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Chapter 13. Normalization Transparencies. Chapter 13 - Objectives. The purpose of normalization. The problems associated with redundant data. The identification of various types of update anomalies such as insertion, deletion, and modification anomalies.

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chapter 13

Chapter 13

Normalization

Transparencies

chapter 13 objectives
Chapter 13 - Objectives
  • The purpose of normalization.
  • The problems associated with redundant data.
  • The identification of various types of update anomalies such as insertion, deletion, and modification anomalies.
  • How to recognize the appropriateness or quality of the design of relations.

2

chapter 13 objectives1
Chapter 13 - Objectives
  • The concept of functional dependency, the main tool for measuring the appropriateness of attribute groupings in relations.
  • How functional dependencies can be used to group attributes into relations that are in a known normal form.
  • How to define normal forms for relations.

3

chapter 13 objectives2
Chapter 13 - Objectives
  • How to undertake the process of normalization.
  • How to identify the most commonly used normal forms, namely first (1NF), second (2NF), and third (3NF) normal forms, and Boyce–Codd normal form (BCNF).
  • How to identify fourth (4NF), and fifth (5NF) normal forms.

4

chapter 13 objectives3
Chapter 13 - Objectives
  • How to undertake the process of normalization.
  • How to identify the most commonly used normal forms, namely first (1NF), second (2NF), and third (3NF) normal forms, and Boyce–Codd normal form (BCNF).
  • How to identify fourth (4NF), and fifth (5NF) normal forms.

5

chapter 13 objectives4
Chapter 13 - Objectives
  • How to undertake the process of normalization.
  • How to identify the most commonly used normal forms, namely first (1NF), second (2NF), and third (3NF) normal forms, and Boyce–Codd normal form (BCNF).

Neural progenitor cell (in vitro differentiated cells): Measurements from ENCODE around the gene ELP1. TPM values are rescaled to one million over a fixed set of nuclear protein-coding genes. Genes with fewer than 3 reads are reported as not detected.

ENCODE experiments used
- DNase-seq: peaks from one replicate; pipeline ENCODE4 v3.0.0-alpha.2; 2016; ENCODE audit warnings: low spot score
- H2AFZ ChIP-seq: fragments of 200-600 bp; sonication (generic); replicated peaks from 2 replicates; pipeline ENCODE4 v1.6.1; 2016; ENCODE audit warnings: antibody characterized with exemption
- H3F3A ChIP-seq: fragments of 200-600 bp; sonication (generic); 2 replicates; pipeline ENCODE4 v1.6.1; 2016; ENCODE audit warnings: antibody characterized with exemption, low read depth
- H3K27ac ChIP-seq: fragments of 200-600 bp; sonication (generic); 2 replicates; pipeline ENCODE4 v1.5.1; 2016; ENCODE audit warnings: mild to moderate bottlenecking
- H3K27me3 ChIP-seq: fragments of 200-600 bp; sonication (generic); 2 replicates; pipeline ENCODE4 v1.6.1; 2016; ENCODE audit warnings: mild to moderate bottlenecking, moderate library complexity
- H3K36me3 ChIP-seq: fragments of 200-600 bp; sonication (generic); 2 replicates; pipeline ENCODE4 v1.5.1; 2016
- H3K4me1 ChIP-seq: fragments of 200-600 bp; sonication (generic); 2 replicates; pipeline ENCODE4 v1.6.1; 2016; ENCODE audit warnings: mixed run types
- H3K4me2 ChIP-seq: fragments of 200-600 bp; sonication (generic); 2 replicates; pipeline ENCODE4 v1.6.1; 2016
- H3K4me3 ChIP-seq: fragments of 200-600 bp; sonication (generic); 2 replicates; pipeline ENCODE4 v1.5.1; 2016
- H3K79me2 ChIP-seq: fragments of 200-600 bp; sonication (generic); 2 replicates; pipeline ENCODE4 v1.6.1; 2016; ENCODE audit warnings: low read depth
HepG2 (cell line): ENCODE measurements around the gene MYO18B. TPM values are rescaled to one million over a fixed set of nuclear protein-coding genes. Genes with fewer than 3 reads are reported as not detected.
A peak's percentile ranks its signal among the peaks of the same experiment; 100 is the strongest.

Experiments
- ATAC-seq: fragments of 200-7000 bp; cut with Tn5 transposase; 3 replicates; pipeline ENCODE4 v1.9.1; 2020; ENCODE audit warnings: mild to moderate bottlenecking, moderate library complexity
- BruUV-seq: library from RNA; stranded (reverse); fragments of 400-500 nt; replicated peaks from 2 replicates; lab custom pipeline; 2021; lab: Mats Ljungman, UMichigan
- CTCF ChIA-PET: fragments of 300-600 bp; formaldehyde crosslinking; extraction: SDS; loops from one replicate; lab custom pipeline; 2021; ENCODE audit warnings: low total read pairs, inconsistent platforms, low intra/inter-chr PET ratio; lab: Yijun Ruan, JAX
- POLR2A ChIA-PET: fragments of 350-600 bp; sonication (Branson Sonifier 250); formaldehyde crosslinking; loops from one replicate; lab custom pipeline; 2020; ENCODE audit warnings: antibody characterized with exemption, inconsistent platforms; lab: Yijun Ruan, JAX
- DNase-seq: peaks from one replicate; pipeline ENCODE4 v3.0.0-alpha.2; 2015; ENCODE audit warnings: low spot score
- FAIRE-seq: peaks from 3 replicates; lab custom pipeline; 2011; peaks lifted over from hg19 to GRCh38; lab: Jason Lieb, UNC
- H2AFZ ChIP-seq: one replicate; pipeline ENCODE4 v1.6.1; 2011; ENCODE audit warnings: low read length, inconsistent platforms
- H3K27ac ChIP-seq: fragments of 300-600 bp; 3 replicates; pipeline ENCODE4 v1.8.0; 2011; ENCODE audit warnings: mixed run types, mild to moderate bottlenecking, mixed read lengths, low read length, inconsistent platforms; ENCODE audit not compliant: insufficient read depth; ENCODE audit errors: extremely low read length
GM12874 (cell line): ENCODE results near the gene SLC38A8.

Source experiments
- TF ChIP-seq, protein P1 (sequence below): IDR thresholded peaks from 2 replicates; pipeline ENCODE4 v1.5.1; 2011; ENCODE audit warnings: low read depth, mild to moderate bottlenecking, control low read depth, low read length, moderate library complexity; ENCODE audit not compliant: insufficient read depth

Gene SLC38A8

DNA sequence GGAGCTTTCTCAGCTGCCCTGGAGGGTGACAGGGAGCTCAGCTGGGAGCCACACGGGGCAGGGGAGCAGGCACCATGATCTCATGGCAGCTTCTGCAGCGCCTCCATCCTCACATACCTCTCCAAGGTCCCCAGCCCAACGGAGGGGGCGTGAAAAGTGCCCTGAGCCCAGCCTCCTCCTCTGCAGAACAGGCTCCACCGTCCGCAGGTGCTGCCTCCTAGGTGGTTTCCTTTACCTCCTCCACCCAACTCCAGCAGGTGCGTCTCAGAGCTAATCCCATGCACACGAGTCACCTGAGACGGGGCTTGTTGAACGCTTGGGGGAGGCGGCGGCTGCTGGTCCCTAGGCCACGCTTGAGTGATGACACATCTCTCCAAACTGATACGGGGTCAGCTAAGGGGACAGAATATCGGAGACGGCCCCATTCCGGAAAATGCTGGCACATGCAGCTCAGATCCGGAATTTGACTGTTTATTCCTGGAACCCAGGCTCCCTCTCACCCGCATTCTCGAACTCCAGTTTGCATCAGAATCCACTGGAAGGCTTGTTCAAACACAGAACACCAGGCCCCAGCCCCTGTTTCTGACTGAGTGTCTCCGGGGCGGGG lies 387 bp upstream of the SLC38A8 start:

• How to identify fourth (4NF), and fifth (5NF) normal forms.

6

normalization
Normalization
  • Main objective in developing a logical data model for relational database systems is to create an accurate representation of the data, its relationships, and constraints.
  • To achieve this objective, we must identify a suitable set of relations.

7

normalization1
Normalization
  • A technique for producing a set of relations with desirable properties, given the data requirements of an enterprise.
  • Developed by E.F. Codd (1972).
  • Often performed as a series of tests on a relation to determine whether it satisfies or violates the requirements of a given normal form.

8

normalization2
Normalization
  • Four most commonly used normal forms are first (1NF), second (2NF), third (3NF) and Boyce-Codd (BCNF) normal forms.
  • Based on functional dependencies among the attributes of a relation.
  • A relation can be normalized to a specific form to prevent the possible occurrence of update anomalies.

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data redundancy
Data Redundancy
  • Major aim of relational database design is to group attributes into relations to minimize data redundancy and reduce file storage space required by base relations.
  • Problems associated with data redundancy are illustrated by comparing the Staff and Branch relations with the Staff_Branch relation.

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data redundancy2
Data Redundancy
  • Staff_Branch relation has redundant data; the details of a branch are repeated for every member of staff.
  • In contrast, the branch information appears only once for each branch in the Branch relation and only the branch number (Branch_No) is repeated in the Staff relation, to represent where each member of staff is located.

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update anomalies
Update Anomalies
  • Relations that contain redundant information may potentially suffer from update anomalies.
  • Types of update anomalies include
    • Insertion
    • Deletion
    • Modification

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functional dependency
Functional Dependency